Forgotton Anne review – masterly storytelling in a fantastical world

I wish I could just tell you that Forgotton Anne is brilliant and wrap things up there. I want to leave you to go enjoy it without saying anything else, because that’s the way this story should be encountered. It’s a game about a lack of knowledge – yours, and Anne’s – and how this can be both a curse and a blessing. It’s a game about forgetting things and about loss, about remembering what you had and the cost of doing so. Best of all, it’s a game which will win you over with its huge amount of heart.

Fine, then. Let’s talk about the scarf. Within the first few minutes of playing you’ll meet a living scarf. His name is Dilly, and he’s a Forgotling – the name for the living objects in Anne’s world. Comparing Forgotton Anne’s style to Studio Ghibli seems a lazy comparison – it’s anime, right? – but there’s a definite inspiration from the whimsy of that studio’s ideas. Anne’s world is a place where the forgotten items from our reality end up and there, somehow, they find consciousness. And so you meet the scarf, Dilly, who has broken into your house.

There’s been an explosion outside and Anne thinks it’s rebels – and then you see Dilly snooping around, unable to explain why he’s there. He’s clearly a threat. You’re the Enforcer, it turns out, one of just two humans in this world and who, together, have taken charge of it. He is just a scarf wearing a pair of glasses, but it is the natural reaction to stop him, of course – so you do. You have the power to distill a Forgotling, remove its life-force, and without any second warning the game lets you. Sapping out his energy using the Arca device on your wrist, the little scarf crumples motionless to the floor.

I can appreciate when a game tells me I’m approaching a big decision or a point of no return. It’s got to the point where it now feels a discourtesy not to do so, particularly in monolithic RPGs. But while Telltale does it and Life is Strange does it, Forgotton Anne does not. There are times when you are told an interaction’s outcome “could have played out differently”, but only after the fact. Without spoiling too much, it feels like the right decision. The method to simply scare Dilly the scarf is present – I’ve gone back and played it through again after finishing – but there’s no reason you would use it at this point. Later, another Forgotling whose fate you decide can be scared off by just starting the distillation process but not continuing with it – something I discovered almost by accident while trying to work out how to avoid actually killing them. I wouldn’t have even thought to do so at the game’s beginning.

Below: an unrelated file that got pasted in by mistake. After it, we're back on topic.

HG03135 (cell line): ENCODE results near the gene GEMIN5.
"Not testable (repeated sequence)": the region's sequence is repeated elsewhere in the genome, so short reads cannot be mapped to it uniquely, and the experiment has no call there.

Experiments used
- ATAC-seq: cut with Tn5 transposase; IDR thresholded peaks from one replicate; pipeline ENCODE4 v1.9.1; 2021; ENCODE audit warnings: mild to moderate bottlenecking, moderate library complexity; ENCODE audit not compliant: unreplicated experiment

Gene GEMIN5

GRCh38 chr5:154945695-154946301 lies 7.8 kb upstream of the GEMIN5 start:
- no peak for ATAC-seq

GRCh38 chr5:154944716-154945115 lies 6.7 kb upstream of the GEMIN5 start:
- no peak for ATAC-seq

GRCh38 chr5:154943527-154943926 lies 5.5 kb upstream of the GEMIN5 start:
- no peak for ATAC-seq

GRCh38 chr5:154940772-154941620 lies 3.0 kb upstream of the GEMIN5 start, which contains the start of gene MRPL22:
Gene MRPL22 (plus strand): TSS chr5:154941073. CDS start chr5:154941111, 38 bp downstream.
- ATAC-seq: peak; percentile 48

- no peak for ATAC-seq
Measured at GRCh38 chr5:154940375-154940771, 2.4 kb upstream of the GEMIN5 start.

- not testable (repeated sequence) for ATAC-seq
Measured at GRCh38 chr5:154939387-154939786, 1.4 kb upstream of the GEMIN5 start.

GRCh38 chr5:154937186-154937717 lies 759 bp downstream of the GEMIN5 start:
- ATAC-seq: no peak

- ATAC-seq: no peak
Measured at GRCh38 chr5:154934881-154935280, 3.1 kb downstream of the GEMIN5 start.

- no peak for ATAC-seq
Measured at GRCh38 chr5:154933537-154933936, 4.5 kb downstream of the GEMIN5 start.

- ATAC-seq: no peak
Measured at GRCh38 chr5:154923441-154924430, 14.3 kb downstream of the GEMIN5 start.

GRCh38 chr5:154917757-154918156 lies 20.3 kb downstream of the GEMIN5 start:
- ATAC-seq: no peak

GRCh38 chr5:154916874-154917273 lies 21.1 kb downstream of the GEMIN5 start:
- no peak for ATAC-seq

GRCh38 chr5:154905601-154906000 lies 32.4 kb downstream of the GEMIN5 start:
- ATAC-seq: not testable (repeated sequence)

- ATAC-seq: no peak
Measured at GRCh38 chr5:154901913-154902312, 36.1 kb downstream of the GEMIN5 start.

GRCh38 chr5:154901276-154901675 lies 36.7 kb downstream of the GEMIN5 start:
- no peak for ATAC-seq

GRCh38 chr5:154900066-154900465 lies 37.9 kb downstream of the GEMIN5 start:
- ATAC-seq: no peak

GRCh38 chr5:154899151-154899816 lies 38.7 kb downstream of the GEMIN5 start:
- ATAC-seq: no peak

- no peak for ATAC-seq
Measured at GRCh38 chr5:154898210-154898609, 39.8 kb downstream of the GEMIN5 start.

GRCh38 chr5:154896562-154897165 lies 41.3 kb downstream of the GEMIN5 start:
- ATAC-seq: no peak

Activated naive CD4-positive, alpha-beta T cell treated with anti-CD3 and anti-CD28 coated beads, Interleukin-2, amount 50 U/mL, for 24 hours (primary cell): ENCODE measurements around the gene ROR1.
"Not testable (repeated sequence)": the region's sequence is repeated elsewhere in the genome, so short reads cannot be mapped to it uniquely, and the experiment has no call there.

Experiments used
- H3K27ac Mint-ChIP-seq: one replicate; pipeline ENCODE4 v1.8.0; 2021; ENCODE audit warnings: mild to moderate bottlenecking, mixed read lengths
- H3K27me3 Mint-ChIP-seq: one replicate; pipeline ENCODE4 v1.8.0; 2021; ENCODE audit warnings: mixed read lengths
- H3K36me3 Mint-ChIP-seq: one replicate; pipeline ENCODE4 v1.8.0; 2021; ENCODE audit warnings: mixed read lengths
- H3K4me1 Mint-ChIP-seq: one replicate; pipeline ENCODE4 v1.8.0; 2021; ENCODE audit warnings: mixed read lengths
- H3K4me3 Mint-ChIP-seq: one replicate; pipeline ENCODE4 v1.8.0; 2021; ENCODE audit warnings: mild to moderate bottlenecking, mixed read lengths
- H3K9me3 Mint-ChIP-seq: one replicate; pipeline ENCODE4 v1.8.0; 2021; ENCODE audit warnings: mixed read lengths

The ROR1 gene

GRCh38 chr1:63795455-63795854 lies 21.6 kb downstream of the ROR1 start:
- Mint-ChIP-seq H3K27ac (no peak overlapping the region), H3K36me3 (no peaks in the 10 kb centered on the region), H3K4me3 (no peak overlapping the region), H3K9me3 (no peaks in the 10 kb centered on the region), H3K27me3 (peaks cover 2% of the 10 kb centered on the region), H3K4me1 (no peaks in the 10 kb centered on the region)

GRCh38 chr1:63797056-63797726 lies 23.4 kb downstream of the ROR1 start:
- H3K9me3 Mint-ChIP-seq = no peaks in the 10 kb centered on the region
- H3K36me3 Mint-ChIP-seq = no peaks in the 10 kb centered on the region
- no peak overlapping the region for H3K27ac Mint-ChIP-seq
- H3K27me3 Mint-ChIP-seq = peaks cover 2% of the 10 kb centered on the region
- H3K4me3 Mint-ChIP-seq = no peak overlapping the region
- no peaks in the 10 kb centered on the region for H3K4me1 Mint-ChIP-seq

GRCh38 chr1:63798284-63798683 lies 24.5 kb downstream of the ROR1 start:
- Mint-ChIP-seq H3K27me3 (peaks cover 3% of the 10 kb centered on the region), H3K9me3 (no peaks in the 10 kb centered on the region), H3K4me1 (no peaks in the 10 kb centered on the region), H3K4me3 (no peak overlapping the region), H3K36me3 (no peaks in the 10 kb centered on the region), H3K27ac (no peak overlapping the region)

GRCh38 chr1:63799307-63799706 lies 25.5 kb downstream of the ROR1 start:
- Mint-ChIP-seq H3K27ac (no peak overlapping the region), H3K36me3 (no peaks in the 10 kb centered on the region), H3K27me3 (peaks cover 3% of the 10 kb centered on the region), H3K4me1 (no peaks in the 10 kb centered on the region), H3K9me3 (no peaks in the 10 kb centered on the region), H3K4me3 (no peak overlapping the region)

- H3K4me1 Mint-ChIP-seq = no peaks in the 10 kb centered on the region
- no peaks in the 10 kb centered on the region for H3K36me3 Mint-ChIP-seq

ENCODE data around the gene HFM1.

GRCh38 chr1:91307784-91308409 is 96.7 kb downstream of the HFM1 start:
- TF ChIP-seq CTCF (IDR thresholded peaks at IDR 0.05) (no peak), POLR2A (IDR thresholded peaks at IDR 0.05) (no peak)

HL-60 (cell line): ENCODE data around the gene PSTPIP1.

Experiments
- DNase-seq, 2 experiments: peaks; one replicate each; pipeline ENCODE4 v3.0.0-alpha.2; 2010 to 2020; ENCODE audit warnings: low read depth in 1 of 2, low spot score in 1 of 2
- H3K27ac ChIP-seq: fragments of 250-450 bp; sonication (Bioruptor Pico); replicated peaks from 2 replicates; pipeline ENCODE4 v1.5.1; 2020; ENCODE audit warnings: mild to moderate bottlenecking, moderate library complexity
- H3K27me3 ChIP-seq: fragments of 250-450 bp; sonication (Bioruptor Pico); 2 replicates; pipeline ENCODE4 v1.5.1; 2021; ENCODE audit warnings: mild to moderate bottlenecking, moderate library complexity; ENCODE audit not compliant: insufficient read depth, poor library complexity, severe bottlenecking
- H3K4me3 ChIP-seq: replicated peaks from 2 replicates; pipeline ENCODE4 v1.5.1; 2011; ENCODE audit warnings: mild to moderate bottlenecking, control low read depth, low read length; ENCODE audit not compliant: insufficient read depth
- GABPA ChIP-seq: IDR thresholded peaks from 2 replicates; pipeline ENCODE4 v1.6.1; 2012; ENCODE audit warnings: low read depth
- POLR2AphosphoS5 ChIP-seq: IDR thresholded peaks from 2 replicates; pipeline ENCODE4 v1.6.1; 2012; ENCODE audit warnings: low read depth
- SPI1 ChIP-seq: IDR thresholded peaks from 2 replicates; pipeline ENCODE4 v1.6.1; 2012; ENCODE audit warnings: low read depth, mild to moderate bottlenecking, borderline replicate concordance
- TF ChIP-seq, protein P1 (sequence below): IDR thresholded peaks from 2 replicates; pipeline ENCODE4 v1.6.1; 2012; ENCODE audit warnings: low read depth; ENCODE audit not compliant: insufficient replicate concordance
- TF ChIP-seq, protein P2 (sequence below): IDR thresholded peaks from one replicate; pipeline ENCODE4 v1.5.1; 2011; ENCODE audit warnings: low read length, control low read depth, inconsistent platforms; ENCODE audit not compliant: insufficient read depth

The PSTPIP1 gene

Forgotton Anne mixes its story with light platforming and puzzles which generally involve powering up bits of machinery and opening doors to progress. You do so with your Arca device, literally on hand, which can store one charge of energy at a time. The most frustrating this ever gets is when you are short an energy charge and need to go hunting further afield for one. Forgotton Anne is very much a linear game, but areas often allow you to roam back and forth a fair way, and there are lots of places to go digging around to meet extra characters and learn more about the world – which you should definitely do as much as possible. Doing some of these side-sections and using up energy there can leave you energy-less when it comes to finishing the next big progress-blocking puzzle, though – so there were a couple of times I had to backtrack a little and work out where I could draw more energy from.

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Finding those characters and making those introductions is well worth the hassle, though. Forgotton Anne builds its world and enables Anne’s slow, growing understanding of it through your meetings with its oddball mix of other Forgotlings: stoner lava lamps and childlike rocking horses, a feisty quill pen who works as a forger, and the motherly blanket who once belonged to a small child. The only other human character is your mentor, the distant and oddly-named Master Bonku, who is close to completing an invention which might take the two of you home to the real world. And then there’s my favourite – the brilliantly written and performed Fig, the charismatic leader of the Forgotling rebels, who believes there’s a better way for them to live than under your rule.

Anne has shades of BioShock Infinite’s Elizabeth, who has grown up in a kind of isolation and developed a rather childlike understanding of the worlds she has seen. There are storytelling tricks which remind me of Bastion, and specifically Brothers: A Two Souls – where you realise you’re doing something unprompted, because it simply feels the right thing to do in a situation, and only afterwards realise how the game has quietly led you there. Unlike those other games, though, there are narrative choices throughout. Whatever the game throws at you – and at points it gets particularly heavy – you feel in control of where it is headed. And when all is said and done you’ll want to see what might have happened if you’d chosen differently, looked the other way.

It all comes back to that scarf. As the story concludes there’s plenty of time for reflection on your journey through it, and I can’t shake what is now a genuine guilt at how it all began. I want to say more about why and how, but I can’t. Forgotton Anne is brilliant, and I’ll wrap things up there.

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